Digestive Disease National Coalition
    507 Capitol Court, NE, Suite 200
    Washington, DC 20002
    202-544-7497
    202-546-7105 (fax)
    Pawlow@HMCW.org
    NIH Appropriations Update
    Continue to urge congress to support biomedical research in the final fiscal year 2006 labor-hhs-education appropriations bill
    The United States Senate was expected to vote on the fiscal year 2006 appropriations bill for the Departments of Labor, Health and Human Services, and Education last week. The health communitys advocacy in opposition to the Labor-HHS-Education appropriations bill had an impact in the Senate, as Senate Majority Leader Bill Frist (R-TN) set aside a vote on the bill.
    However, on Sunday, December 18th, the House passed the fiscal year 2006 Defense appropriations bill, which included a 1% reduction in appropriations for all federal programs excluding veterans assistance. This means the budget for the National Institutes of Health (NIH) would receive a cut in funding, leaving the budget below fiscal year 2005 levels, if the Senate approves the fiscal year 2006 Labor-HHS-Education appropriations bill. The Senate is expected to vote this week, as early as today, on the bill.
    Requested Action:
    Please contact your senators immediately and urge them to vote no on the Labor-HHS Appropriations Conference Report. in addition, ask them to restore funding for NIH in the bill to the level originally called for in the senate version of the legislation ($29.3 billion).
    To contact your senators, please visit www.senate.gov or call the U.S. Capitol switchboard at (202) 224-3121.

    Diana Gitig Ph.D.
    Celiac.com 05/23/2011 - ImmusanT, Inc., a biotechnology start up based in Cambridge, Massachusetts, is testing a vaccine to desensitize celiac patients to gluten. It is called Nexvax2, and it has already passed Phase I clinical trials, which means that it is safe and tolerable to humans. Nexvax2 is slated to begin Phase II trials, which address efficacy, within the next year.
    Nexvax2 was developed by Nexpep Pty, Ltd., a company in Melbourne, Australia. It is based on their findings that only three peptides are responsible for eliciting the majority of the T cell response that goes on to destroy the intestines of celiac patients. HLA molecules function to present these toxic peptides to T cells; this presentation is what activates the T cells, instigating the inflammatory response. Thus, this vaccine relies on the HLA type. It is specific for celiacs with the HLA-DQ2 haplotype, accounting for about 90% of celiac patients. Nexvax2 encompasses these three proprietary peptides, presenting them to T cells in the absence of a second, T-cell stimulatory signal. T cell recognition of the HLA-DQ2 bound toxic peptides thus occurs in a non-inflammatory environment, establishing tolerance to dietary gluten. This peptide based approach has been successful in generating tolerance in people with cat-sensitive asthma, and has not been used more broadly because it has been difficult to identify the correct toxic epitopes. Similar efforts are underway to discover and develop peptide-based therapeutic vaccines for other autoimmune diseases, including multiple sclerosis, Type-1 diabetes, and rheumatoid arthritis, but celiac disease is an ideal target for the technology because the HLA types that activate the inflammatory T cells in celiac disease are so well defined.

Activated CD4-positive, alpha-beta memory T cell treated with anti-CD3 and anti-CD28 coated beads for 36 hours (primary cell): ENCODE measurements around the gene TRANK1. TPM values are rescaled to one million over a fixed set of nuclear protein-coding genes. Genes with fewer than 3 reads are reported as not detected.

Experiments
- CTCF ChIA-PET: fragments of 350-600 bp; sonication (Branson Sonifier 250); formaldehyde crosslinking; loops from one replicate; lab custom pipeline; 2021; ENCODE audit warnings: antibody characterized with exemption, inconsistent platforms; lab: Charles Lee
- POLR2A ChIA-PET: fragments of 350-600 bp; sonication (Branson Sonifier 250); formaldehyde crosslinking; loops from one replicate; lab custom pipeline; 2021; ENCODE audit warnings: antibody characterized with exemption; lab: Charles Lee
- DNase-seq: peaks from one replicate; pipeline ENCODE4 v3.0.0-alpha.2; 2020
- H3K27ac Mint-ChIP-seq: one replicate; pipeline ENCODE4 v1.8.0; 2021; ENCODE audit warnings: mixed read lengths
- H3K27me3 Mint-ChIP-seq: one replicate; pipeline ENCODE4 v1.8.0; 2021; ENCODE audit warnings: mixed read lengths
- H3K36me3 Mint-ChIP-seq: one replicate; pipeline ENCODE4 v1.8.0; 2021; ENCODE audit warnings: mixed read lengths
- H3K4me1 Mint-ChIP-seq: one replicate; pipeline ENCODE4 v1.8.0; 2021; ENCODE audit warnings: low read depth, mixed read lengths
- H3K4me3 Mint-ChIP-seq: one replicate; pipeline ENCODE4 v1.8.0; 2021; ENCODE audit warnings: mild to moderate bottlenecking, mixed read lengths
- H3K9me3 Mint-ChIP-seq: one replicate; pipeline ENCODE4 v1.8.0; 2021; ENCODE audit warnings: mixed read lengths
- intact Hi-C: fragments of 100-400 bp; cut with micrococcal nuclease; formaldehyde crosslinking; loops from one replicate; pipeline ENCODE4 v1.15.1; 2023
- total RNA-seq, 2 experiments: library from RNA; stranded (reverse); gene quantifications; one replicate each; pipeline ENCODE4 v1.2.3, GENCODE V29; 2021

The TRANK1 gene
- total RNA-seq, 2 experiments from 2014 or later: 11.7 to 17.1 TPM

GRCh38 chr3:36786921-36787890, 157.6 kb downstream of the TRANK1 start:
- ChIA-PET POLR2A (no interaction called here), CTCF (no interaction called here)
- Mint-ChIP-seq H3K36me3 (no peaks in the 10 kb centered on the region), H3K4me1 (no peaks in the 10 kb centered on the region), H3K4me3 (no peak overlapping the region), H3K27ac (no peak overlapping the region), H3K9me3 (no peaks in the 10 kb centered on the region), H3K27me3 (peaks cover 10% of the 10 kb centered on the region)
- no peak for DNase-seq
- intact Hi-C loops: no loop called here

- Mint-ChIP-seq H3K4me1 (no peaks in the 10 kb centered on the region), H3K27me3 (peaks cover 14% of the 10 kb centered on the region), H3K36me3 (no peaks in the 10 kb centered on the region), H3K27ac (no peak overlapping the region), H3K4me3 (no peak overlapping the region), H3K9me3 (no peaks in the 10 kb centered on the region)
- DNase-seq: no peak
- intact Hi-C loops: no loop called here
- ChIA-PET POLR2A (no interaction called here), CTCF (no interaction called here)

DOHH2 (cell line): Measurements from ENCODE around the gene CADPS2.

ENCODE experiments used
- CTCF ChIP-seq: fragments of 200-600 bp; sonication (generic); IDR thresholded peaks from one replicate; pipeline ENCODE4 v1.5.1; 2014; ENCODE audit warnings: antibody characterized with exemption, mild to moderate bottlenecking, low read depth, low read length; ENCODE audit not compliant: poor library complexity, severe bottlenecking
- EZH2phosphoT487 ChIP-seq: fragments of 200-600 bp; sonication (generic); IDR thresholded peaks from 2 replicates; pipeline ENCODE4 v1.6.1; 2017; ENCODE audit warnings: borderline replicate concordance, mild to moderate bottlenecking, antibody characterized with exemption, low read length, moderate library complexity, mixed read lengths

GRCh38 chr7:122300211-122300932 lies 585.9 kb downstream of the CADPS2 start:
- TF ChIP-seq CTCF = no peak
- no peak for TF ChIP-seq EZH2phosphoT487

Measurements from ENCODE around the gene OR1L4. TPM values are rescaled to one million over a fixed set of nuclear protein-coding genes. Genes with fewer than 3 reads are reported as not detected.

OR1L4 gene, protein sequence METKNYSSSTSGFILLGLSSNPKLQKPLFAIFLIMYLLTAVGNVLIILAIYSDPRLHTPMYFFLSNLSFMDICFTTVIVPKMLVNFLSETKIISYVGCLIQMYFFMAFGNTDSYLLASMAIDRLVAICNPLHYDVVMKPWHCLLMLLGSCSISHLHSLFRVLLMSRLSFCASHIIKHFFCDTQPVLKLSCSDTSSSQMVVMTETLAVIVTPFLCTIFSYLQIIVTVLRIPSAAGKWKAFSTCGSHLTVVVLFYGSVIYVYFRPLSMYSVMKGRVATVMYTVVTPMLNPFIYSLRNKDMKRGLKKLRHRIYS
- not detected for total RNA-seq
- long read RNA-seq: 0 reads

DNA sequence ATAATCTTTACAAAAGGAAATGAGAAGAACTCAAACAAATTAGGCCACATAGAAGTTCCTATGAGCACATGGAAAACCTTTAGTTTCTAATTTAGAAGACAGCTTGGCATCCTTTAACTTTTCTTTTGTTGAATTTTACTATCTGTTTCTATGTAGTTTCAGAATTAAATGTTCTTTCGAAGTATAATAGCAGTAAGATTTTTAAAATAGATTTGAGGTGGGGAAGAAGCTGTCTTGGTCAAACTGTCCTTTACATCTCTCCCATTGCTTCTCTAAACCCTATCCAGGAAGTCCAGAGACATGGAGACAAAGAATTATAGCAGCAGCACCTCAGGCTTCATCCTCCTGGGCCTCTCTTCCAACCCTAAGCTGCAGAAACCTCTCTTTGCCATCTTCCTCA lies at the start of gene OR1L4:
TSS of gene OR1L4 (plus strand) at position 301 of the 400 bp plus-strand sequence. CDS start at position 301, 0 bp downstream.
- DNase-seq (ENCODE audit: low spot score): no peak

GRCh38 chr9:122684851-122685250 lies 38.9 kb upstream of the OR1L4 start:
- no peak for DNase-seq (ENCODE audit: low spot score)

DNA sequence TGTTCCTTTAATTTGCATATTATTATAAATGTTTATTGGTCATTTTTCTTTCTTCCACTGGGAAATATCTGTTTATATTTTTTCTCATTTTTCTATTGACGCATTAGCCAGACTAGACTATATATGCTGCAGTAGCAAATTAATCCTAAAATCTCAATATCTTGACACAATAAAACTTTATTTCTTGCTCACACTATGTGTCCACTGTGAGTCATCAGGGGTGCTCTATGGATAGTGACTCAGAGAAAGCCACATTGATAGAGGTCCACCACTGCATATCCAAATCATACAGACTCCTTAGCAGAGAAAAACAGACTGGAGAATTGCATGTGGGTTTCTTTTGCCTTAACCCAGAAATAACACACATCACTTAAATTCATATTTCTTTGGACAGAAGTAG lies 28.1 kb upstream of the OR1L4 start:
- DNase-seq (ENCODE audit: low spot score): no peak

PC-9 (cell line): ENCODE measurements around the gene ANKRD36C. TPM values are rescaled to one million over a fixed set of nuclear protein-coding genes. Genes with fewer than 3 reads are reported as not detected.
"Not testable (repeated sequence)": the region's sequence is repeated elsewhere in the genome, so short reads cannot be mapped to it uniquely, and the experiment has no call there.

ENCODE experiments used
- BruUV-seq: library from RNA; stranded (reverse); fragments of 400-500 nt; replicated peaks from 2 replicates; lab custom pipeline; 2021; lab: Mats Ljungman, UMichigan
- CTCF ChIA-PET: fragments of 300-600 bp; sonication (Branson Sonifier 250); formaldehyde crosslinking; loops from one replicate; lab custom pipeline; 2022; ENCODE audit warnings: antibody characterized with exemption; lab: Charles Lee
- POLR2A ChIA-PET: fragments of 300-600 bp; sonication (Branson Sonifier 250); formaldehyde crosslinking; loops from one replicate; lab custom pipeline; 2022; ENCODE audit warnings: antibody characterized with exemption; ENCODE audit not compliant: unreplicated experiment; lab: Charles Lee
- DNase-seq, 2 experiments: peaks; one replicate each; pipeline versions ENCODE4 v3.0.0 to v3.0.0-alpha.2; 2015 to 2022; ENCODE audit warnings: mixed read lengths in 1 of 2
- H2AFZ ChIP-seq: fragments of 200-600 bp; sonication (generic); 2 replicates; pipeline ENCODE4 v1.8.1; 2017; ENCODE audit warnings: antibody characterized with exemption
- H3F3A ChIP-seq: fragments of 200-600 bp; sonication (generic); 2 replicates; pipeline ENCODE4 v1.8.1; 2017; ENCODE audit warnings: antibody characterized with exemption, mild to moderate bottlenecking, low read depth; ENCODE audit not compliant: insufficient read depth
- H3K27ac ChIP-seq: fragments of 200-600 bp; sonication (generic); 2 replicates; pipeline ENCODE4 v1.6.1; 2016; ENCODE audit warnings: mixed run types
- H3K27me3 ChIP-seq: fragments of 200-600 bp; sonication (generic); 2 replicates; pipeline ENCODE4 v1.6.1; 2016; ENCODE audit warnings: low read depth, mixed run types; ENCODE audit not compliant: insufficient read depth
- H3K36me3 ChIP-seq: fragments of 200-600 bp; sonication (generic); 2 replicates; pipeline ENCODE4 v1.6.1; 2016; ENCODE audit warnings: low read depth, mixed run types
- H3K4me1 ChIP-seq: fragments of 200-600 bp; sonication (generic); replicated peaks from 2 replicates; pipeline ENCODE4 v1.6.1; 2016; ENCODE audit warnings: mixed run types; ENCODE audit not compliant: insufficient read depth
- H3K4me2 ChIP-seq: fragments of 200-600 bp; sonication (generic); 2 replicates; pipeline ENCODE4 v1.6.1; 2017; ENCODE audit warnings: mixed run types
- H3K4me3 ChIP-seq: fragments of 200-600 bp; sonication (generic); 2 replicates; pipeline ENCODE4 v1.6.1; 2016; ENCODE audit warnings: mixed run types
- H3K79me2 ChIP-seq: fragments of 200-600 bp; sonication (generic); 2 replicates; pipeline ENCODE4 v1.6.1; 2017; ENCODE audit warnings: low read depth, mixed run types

The vaccine consists of a weekly or monthly injection, and would allow those with celiac disease to resume eating "normal" levels of gluten without suffering adverse effects. Other therapies that have proposed to treat celiac disease, such as those promoted by the companies Alva, Alba, and Chemocentryx, did not aim to replace the gluten free diet; they allowed only small, intermittent exposure to gluten. During the Phase I trial of Nexvax2, some people who got the injections containing the highest doses of the toxic peptides suffered gastrointestinal distress; they thus inadvertently acted as a positive control, indicating that the peptides administered are in fact the correct ones.
    ImmusanT is also partnering with INOVA Diagnostics to use reactivity to these peptides as a diagnostic test both for celiac disease and for those celiac patients who might be good candidates for the Nexvax2 vaccine - i.e. those 90% who are HLA-DQ2 rather than those who are HLA-DQ8.
    Source:

    http://www.sciencedaily.com/releases/2011/05/110509091559.htm

    Jefferson Adams
    Celiac.com 02/20/2012 - The U.S. Food and Drug Administration (FDA) is gathering information on drug ingredients derived from wheat, rye or barley, to help people with celiac disease make better-informed decisions when buying drugs and other health products.